The clownfish Nemo has been netted in the open seas, just off the reef that he calls home, and imprisoned along with a number of other exotic tropical creatures in a fish tank in the office of a Sydney dentist. In addition to the humiliation of their captivity, they face the threat of being bagged and committed to the unsafe keeping of the ghastly, destructive child Darla.
This is a metaphor – or a parable. Nemo and his friends in the tank are the key elements of Paul’s theology in Romans: gospel, wrath, salvation, righteousness, faith…. They have been forcibly decontextualized and confined to the artificial and very modern environment of a personal narrative, whose end is the assured salvation of the individual. As if that affront to their dignity were not bad enough, if they do not escape soon, they are likely to meet a wretched end at the hands of a brutish and careless secularism.
The point is not that these beautiful creatures have been rendered meaningless – they have been kept alive, and to some good; but they have been diminished, misrepresented, misunderstood. So what can we do to ensure that they are returned to the surging, expansive sea of history? Here are some suggestions.
1. Begin by imagining what the sea must be like. Journey there in your mind. Travel out to that distant reef and plunge in, just to get a feel for the dense, cold, heaving, murky reality of first century Jewish history. We have got so accustomed to looking at fish in tanks that our minds have been reduced to the same boxed, angular dimensions. Much of this is just about a change of perspective.
2. History is a sea of texts. The Bible is just one of them. We cannot expect to make sense of its complex biology if we ignore the world in which it exists, the unique ecology that produced and sustains it. So we should read the Jewish Scriptures and the diverse literature of Second Temple Judaism; we should read the laments over the destruction of Jerusalem; we should read Josephus and the classical historians of the era; we should read the Fathers of the early church, looking not for dogmatic generalities but for the signs of a clash of worldviews and cultures. We do not learn much about a clownfish by watching it swim through a little model of a submerged classical arch.
3. Fish in a tank are idealized specimens in an idealized, regulated environment – they are how we imagine life in the sea to be. The water is clear, aerated and filtered for contaminants, the floor of the tank is decorated with colourful plastic coral and miniature pirates’ chests, the weed is carefully managed, there is no decay or death, no predation, no disease. In our minds we need to shift from an idealized, regulated theology to a non-idealized theology; we need to abandon the bright neo-platonic forms, the simplistic narratives, and immerse ourselves in the struggle, which was Paul’s struggle, to make theological sense of difficult, ambiguous, disorienting historical phenomena.
4. Keep in view the stupendous backdrop of the reef and the wide ocean. The big words that Paul uses refer not to abstract or inward or spiritualized essences; they refer to prominent, large-scale features in the political-religious seascape of his world. Wrath is the judgment of God, the decisive intervention of God, against corrupt Jewish and pagan cultures; Paul’s gospel tells of historical transformation to come, when the righteousness of Israel’s God will be demonstrated; and faithfulness is what will get the harassed, ostracized, vilified, persecuted community through this difficult transition.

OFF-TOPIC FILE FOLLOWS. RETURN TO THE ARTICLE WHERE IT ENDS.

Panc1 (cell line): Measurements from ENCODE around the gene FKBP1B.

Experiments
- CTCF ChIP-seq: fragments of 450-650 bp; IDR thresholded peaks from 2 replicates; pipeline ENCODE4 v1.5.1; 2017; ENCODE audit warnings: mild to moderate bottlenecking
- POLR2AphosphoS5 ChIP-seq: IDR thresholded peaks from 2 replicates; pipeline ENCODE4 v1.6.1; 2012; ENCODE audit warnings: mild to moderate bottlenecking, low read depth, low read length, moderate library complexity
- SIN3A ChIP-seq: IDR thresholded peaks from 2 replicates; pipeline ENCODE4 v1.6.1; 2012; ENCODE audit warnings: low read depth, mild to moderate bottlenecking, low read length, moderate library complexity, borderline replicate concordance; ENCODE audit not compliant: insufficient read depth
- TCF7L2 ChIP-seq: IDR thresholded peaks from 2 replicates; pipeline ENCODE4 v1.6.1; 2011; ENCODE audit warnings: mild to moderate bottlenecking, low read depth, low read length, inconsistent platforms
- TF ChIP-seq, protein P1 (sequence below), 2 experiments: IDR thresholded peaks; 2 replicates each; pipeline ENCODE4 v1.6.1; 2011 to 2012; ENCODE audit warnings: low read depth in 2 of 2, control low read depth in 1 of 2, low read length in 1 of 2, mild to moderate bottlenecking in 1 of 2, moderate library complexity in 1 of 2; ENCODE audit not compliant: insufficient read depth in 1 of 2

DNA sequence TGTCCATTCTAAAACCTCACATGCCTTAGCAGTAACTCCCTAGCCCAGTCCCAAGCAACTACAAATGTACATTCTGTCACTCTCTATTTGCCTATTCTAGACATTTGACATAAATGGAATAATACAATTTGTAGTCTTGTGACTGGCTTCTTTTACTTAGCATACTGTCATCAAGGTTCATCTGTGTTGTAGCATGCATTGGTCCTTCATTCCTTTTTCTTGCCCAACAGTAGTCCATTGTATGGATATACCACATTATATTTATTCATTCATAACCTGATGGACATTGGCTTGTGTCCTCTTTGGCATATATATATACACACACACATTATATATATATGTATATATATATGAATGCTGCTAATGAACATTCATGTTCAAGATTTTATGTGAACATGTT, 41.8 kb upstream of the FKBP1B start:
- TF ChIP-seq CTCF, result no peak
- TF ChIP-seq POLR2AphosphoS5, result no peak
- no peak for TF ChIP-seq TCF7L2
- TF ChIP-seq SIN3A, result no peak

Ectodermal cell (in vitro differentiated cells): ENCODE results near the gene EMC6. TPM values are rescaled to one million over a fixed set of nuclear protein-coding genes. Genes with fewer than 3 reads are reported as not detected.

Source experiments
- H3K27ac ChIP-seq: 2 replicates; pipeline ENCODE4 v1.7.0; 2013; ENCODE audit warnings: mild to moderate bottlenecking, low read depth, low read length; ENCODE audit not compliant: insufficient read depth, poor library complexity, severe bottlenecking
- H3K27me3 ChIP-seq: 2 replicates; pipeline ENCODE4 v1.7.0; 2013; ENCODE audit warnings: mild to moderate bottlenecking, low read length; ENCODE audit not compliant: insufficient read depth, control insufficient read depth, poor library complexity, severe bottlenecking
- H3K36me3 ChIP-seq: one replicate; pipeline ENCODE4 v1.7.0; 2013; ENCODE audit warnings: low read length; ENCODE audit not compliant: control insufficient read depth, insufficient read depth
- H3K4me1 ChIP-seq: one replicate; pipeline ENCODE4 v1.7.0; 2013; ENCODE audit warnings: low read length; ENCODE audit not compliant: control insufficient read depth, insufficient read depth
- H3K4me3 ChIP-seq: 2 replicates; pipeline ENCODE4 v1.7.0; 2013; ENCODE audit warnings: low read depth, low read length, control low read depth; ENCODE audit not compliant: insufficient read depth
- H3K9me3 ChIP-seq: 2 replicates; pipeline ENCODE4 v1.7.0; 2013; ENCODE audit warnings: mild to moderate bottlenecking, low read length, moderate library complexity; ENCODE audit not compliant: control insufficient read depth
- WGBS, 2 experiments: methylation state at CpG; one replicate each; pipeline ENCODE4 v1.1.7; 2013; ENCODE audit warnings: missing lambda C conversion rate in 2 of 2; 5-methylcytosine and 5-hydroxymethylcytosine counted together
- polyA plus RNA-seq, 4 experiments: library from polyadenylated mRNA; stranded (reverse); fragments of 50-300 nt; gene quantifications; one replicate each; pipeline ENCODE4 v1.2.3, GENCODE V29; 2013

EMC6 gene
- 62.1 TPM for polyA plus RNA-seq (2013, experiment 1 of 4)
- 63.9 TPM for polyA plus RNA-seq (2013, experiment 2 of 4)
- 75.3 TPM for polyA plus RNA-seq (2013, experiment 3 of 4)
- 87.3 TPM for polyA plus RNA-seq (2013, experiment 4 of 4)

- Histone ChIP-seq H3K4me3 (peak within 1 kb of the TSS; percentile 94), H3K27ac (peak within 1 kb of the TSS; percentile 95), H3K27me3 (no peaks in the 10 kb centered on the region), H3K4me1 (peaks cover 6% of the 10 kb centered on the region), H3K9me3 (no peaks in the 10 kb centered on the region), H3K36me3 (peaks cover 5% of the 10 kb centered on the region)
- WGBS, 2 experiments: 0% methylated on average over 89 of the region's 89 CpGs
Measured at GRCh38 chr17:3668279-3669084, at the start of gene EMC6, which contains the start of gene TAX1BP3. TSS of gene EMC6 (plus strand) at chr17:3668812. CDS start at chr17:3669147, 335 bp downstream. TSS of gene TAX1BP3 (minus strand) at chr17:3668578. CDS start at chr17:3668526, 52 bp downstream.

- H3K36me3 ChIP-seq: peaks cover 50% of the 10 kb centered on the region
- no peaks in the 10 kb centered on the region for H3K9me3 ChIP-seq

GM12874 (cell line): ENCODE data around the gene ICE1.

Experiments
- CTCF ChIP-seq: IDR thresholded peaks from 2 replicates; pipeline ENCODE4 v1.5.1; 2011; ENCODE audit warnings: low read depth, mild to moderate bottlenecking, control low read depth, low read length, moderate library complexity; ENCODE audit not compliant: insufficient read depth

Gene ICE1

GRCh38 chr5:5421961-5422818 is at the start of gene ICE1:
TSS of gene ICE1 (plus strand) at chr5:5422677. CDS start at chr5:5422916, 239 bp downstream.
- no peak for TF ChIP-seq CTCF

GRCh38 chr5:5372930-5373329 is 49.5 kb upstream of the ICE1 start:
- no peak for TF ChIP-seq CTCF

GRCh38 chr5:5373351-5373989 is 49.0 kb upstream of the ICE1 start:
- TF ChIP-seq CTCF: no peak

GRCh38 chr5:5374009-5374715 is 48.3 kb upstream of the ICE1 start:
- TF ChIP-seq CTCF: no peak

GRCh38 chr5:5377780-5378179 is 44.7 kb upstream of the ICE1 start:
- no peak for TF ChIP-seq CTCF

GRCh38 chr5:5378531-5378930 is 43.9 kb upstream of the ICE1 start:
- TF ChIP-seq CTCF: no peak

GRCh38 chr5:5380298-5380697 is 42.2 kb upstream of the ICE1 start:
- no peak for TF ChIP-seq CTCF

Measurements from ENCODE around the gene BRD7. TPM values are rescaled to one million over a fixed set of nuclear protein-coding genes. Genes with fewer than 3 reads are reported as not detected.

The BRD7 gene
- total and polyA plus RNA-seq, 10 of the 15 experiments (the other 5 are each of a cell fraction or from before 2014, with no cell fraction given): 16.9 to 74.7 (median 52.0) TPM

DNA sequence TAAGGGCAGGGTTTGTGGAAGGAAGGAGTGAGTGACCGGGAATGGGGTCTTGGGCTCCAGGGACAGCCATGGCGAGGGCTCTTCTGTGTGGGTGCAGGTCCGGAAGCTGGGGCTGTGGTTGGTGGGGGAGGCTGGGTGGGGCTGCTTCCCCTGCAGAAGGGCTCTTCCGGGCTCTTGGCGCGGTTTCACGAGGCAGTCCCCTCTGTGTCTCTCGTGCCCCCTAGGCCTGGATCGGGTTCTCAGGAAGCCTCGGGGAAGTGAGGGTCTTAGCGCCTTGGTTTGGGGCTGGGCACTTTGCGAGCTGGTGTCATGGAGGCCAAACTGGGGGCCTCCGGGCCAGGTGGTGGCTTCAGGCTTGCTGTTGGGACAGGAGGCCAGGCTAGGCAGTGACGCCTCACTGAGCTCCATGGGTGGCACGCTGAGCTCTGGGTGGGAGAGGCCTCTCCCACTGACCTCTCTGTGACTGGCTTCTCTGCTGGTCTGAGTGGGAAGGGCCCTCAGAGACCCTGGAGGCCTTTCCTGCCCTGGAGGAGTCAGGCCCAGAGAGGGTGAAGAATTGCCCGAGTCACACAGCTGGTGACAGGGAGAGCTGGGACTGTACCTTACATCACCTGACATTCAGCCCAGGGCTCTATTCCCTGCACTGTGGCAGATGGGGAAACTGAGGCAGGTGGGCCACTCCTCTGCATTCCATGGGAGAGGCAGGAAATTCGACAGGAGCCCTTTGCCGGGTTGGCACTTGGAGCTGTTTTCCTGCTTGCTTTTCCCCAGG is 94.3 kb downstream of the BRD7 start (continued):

5. It may help, in fact, to chart the underwater topography. Mark the prominent features on a map: the gullies, the outcrops of startling coral, the banks of sand, the overhangs, the caves, and the shipwrecks – above all, the shipwrecks! Paul’s Letter to the Romans must be situated purposefully in a narrative landscape of salient events: the return from exile, the revolt against Antiochus Epiphanes, the Roman invasion of Judea, numerous futile uprisings against imperial rule, the expulsion of the Jews from Rome by Claudius, the pogrom against Christians under Nero, the shipwreck of national Judaism in the war of AD 66-70, the sporadic outbursts of intense persecution across the empire during the early centuries, and the final defeat of the ancient gods in the fourth century.
6. Don’t be bullied by ordinary Reformed folk – the well-meaning dentist and the less well-meaning Darla of Nemo’s world – who tell you that Romans means what it has always meant since the sixteenth century. Claim the moral, theological and hermeneutical high ground. Stand up for what is right.
7. We need to repent of our abuse, our modern complacent domestication, our diminution, of the subtle, elusive, extraordinary creatures of Paul’s submarine theological world; and we need to do what we can as eco-theo-activists to restore them to their natural habitat, where they can flourish and grow big and dangerous again.
8. If people say that we have to keep these fish in a tank or modern city-bound people will never get to see them, tell them that they do not understand history. Tell them to stretch their minds, buy a boat and scuba gear, take the risk of venturing out on the open sea, and plunge into that alien world. Get to know it better. It may be that the rising ocean of history is about to overwhelm our shallow, low-lying modern faith. What good will our down-sized, reductionist, self-centred, privatized theologies do for us then?